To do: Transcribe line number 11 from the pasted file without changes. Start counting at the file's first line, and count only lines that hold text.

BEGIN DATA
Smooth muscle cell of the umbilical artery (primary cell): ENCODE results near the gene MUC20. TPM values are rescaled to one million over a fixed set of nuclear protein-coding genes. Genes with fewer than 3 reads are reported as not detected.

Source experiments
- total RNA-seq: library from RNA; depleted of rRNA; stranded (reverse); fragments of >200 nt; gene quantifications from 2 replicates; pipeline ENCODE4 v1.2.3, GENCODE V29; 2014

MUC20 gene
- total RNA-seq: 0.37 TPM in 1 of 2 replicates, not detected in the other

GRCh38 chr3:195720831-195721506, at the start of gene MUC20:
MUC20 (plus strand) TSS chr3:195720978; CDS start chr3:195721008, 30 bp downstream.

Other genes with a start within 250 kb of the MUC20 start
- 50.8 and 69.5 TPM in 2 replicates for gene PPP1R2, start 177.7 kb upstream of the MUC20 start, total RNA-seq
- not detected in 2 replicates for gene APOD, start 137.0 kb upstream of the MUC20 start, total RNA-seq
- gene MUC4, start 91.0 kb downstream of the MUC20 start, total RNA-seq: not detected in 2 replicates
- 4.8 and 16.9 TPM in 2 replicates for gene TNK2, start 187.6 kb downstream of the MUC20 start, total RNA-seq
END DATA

- gene MUC4, start 91.0 kb downstream of the MUC20 start, total RNA-seq: not detected in 2 replicates